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Tonight is the Opening Ceremony of the XXIII Olympic Winter Games

Tonight is the Opening Ceremony of the XXIII Olympic Winter Games

Millions of people around the world will tune in to watch the festivities and celebrate the beginning of “the world’s greatest sporting event.” The 2018 Winter Games will be hosted by Pyeongchang, South Korea.

The first Olympic Games took place in Ancient Greece in 776 BC. Historians believe there was just one event—a short sprint called the “stadion.” The modern-day Olympic Games began in 1896. Today, over 10,000 athletes from over 200 countries compete for a coveted gold medal.

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Today in History: Southern Pacific completes “Sunset Route” in 1883

Today in History: Southern Pacific completes “Sunset Route” in 1883

135 years ago today, Southern Pacific Railroad completed its transcontinental “Sunset Route” from New Orleans to California, consolidating its dominance over rail traffic to the Pacific.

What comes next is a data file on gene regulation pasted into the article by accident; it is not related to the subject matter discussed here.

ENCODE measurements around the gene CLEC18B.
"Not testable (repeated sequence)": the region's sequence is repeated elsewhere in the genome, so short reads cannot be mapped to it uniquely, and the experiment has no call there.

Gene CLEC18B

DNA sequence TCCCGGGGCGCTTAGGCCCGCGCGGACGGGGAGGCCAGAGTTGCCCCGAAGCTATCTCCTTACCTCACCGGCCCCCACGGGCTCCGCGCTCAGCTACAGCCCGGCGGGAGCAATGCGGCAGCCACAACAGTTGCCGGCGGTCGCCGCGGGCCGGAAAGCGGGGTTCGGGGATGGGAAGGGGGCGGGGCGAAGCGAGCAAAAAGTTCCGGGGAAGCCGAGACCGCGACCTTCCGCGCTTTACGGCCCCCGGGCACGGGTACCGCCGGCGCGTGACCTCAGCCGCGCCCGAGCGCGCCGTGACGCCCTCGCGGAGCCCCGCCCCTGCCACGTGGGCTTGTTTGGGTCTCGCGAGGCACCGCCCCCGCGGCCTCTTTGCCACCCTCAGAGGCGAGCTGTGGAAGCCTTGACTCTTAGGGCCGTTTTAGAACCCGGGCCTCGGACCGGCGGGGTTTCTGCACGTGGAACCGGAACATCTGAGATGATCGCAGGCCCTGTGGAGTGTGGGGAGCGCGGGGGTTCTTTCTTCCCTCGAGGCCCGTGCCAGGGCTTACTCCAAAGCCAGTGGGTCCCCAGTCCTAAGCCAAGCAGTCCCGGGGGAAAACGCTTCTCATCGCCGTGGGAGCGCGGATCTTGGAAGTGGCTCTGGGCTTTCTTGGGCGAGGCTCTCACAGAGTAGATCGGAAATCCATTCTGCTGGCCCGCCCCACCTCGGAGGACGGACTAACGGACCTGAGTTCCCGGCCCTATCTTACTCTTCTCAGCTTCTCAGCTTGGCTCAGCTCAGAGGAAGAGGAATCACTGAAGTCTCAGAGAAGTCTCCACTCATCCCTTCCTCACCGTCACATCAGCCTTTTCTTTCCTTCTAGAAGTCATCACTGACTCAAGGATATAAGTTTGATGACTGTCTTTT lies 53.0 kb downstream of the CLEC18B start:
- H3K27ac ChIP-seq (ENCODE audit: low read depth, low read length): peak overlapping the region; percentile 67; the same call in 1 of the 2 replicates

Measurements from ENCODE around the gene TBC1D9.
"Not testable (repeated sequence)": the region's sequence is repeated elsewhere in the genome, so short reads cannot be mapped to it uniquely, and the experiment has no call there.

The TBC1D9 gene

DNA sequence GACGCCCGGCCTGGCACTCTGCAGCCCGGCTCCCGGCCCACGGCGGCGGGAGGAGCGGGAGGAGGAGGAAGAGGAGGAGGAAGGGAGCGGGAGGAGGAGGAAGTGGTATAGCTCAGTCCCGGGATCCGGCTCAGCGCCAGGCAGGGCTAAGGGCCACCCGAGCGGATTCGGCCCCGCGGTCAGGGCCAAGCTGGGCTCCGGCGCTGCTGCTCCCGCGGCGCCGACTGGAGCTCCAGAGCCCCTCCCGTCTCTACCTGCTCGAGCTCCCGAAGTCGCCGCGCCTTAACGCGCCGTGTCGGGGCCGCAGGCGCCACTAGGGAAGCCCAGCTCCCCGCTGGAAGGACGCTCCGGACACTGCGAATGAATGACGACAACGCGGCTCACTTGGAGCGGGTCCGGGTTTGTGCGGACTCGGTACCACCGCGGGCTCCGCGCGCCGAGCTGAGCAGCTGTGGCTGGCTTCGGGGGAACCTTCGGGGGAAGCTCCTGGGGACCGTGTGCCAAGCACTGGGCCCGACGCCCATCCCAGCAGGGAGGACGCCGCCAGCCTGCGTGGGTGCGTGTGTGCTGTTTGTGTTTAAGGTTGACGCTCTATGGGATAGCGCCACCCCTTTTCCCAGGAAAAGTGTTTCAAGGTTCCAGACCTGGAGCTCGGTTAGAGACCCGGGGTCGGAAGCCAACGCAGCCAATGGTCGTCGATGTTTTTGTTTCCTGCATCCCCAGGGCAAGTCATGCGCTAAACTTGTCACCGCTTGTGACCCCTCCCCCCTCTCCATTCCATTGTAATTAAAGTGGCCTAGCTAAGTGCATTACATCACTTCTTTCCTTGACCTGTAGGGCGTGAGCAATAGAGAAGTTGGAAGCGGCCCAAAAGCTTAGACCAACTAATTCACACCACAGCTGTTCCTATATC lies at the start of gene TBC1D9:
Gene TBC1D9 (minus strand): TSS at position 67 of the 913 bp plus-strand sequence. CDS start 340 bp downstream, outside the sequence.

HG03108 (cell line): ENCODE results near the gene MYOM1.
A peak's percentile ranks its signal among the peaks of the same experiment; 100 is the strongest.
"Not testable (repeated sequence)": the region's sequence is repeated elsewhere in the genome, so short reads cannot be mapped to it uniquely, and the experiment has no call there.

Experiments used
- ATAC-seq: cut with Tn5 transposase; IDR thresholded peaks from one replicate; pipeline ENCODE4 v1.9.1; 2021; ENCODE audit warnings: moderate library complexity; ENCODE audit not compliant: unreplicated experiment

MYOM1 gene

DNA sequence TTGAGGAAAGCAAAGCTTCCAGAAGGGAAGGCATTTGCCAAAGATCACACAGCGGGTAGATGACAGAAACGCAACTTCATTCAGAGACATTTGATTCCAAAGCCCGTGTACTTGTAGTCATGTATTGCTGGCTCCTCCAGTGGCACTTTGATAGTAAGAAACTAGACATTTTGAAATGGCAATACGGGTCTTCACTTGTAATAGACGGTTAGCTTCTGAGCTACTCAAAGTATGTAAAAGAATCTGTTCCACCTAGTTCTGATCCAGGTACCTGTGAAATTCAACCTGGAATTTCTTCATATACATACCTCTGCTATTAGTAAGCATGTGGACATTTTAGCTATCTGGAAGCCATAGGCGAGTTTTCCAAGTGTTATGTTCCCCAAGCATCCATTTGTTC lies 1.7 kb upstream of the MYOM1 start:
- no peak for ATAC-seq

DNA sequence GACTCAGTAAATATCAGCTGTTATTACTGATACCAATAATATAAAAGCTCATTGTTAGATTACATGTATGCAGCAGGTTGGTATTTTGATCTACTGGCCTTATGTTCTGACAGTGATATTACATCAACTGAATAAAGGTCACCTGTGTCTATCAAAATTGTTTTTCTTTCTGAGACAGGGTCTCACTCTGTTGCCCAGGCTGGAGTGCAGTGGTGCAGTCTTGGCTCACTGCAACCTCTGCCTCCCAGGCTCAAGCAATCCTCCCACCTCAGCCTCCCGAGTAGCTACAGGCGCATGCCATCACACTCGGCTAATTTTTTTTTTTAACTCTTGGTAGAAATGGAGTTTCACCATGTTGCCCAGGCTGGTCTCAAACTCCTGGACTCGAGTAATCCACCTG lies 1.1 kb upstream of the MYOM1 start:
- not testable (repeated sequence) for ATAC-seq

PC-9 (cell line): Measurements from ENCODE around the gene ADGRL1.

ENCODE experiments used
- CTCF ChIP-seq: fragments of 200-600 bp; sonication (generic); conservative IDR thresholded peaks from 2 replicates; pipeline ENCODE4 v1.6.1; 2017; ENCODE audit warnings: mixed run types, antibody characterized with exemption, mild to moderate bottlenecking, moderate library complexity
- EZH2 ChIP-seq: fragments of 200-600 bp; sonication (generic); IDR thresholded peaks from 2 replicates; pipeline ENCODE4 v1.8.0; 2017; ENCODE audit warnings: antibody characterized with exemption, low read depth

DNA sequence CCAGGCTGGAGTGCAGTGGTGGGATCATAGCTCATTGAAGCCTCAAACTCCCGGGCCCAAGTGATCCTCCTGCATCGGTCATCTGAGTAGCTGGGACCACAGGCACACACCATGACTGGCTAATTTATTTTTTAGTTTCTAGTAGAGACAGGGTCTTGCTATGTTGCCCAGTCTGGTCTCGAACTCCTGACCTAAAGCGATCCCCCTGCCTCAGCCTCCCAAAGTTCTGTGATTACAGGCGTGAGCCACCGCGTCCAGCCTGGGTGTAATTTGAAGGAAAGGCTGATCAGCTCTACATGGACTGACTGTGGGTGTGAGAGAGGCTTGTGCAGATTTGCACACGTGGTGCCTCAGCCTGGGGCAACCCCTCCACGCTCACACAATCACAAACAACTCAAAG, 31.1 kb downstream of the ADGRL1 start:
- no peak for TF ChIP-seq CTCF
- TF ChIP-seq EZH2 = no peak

One of the most powerful railroad companies of the 19th century, the “Espee” (as the railroad was often called) originated in an ambitious plan conceived in 1870 by the “Big Four” western railroad barons: Collis P. Huntington, Charles Crocker, Leland Stanford, and Mark Hopkins. A year earlier, the Big Four’s western-based Central Pacific had linked up with the eastern-based Union Pacific in Utah, creating the first transcontinental American railway. With that finished, the “Big Four” began to look for ways to increase their control over West Coast shipping, and decided to focus their efforts on extending the California-based Southern Pacific southward.